Incredible all-sky picture

Incredible all-sky picture

Incredible all-sky picture

Bad Astronomy
The entire universe in blog form
Oct. 25 2010 7:00 AM

Incredible all-sky picture

The amazingly talented astrophotographer Stéphane Guisard has done it again! Check out this amazing 360° view of the entire sky:

guisard_fullsky

Phil Plait Phil Plait

Phil Plait writes Slate’s Bad Astronomy blog and is an astronomer, public speaker, science evangelizer, and author of Death From the Skies!  

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[Click the picture to 2 π steradianate and get access to a zoomable, panable image.]

There's so much going on here it's hard to know where to start. Basically, Stéphane wanted to get the darkest sky possible for this shot. So he went to the Atacama desert in Chile, not far from the Paranal observatory. At that latitude, and at that time of year, the Milky Way -- usually seen as a band of light across the sky -- circles the horizon! That glow you see around the picture is not from cities or anything else like that, it's from the galaxy itself.

Since the Milky Way is so low in the sky, its soft light is minimized. He also took this picture at new Moon, so there was no light from that, either. Zodiacal light is sunlight reflected back to Earth from dust in the plane of the solar system, and he chose the time of the picture to minimize that as well.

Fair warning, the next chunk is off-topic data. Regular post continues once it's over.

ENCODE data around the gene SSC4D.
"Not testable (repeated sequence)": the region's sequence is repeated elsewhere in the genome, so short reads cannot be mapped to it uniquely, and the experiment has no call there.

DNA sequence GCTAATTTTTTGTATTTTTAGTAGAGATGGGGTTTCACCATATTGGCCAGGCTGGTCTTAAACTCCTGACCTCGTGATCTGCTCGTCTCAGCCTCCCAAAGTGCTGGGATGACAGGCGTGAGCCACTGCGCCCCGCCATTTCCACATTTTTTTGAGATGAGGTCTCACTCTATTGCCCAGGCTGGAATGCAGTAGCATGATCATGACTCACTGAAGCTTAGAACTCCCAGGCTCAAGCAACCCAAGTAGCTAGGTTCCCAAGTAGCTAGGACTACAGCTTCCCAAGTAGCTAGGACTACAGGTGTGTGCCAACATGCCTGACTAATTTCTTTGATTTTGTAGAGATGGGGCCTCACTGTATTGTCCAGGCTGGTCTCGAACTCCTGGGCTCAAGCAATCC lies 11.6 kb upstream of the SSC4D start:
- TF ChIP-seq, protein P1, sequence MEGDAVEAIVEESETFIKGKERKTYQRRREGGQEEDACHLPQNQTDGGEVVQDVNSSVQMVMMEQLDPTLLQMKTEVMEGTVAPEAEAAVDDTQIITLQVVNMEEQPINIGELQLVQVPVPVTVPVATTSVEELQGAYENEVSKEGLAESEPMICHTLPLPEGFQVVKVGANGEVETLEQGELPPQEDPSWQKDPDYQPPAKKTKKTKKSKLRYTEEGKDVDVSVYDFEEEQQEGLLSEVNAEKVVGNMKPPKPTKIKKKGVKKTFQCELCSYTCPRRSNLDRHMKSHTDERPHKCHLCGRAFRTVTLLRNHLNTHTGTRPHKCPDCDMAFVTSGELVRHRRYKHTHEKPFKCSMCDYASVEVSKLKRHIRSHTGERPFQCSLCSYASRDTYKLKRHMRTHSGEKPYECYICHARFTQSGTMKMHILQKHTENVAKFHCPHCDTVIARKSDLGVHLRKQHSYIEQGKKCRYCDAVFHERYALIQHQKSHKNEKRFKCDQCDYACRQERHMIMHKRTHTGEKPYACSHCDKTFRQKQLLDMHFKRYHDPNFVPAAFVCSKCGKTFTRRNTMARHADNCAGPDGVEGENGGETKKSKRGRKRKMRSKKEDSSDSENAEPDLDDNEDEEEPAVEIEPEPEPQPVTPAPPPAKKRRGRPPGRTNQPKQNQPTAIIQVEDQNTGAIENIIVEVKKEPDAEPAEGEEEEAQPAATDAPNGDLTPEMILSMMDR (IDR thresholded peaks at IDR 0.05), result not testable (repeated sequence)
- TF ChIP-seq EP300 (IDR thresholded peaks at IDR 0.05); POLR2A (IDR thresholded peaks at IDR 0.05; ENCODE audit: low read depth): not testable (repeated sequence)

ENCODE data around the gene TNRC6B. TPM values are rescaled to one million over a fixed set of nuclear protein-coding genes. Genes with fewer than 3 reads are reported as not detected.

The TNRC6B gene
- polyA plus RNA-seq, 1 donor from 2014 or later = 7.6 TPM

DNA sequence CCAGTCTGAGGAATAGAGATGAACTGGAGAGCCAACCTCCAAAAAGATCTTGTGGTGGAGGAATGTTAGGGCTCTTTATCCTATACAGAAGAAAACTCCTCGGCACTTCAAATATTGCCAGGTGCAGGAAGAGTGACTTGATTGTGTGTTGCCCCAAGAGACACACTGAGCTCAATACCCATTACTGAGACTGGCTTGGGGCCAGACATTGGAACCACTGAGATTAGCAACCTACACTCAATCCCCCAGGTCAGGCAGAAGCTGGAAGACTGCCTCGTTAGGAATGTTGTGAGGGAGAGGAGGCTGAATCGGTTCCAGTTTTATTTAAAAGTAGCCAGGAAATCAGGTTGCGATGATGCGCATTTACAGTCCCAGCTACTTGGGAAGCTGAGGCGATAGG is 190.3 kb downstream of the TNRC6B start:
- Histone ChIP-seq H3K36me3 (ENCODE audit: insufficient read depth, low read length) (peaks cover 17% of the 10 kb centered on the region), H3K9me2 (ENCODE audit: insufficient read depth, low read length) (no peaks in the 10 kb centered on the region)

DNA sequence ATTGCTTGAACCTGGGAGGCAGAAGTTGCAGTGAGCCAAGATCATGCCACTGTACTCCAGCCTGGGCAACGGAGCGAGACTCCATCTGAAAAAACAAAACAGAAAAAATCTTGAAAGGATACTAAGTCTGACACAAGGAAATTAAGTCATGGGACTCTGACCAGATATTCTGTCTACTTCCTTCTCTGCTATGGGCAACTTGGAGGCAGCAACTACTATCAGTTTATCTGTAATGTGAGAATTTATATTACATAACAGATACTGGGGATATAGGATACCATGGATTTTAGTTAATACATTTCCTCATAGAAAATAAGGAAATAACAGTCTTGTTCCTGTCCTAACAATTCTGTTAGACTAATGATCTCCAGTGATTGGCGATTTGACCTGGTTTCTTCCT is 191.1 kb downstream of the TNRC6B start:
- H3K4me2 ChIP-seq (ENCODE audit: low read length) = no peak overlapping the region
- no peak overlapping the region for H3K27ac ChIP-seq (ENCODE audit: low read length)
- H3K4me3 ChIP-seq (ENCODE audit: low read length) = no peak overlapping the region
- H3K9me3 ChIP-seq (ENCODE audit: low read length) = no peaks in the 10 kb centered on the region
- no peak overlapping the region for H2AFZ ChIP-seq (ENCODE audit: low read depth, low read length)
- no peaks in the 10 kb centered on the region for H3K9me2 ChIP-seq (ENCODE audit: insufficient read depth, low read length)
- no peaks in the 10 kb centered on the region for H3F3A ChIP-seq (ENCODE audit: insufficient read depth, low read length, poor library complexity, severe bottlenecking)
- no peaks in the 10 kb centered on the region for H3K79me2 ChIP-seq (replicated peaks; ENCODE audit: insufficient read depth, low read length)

The glow you can see in the picture is called gegenschein, and is sunlight reflected back to Earth from particles in the solar system, but this light is more concentrated in the area of the sky directly opposite the Sun's position. That's why it appears so bright in that oval, and fades away to the sides.

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What Stéphane has essentially achieved here is a picture with the darkest sky possible.

Pretty cool.

And the picture itself is filled with amazing sights! Here's an unwrapped version showing the entire horizon (this is on the page linked above in much higher res as well):

guisard_fullsky_unwrapped

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On the far left you can see the Large and Small Magellanic Clouds, satellite galaxies of our Milky Way. To the far right is the constellation of Orion, surrounded by the red glow of Barnard's Loop, a shell of hydrogen gas blown out by the hot, massive, luminous stars in Orion. You can also see the Andromeda Galaxy, and countless other objects too. He has an annotated version on that page which will help you find your way around.

Oh, and that brilliant star in the middle? That's no star, that's Jupiter. Please don't report it as a UFO.

This is an incredibly beautiful and clever image. I never would've though of something like this myself, but seeing the Milky Way wrapped around the horizon like that is an astonishing thing, even to an experienced skyhound like me. It just goes to show you that no matter how much time you spend enjoying the heavens, there's always more to see and new ways to see it.



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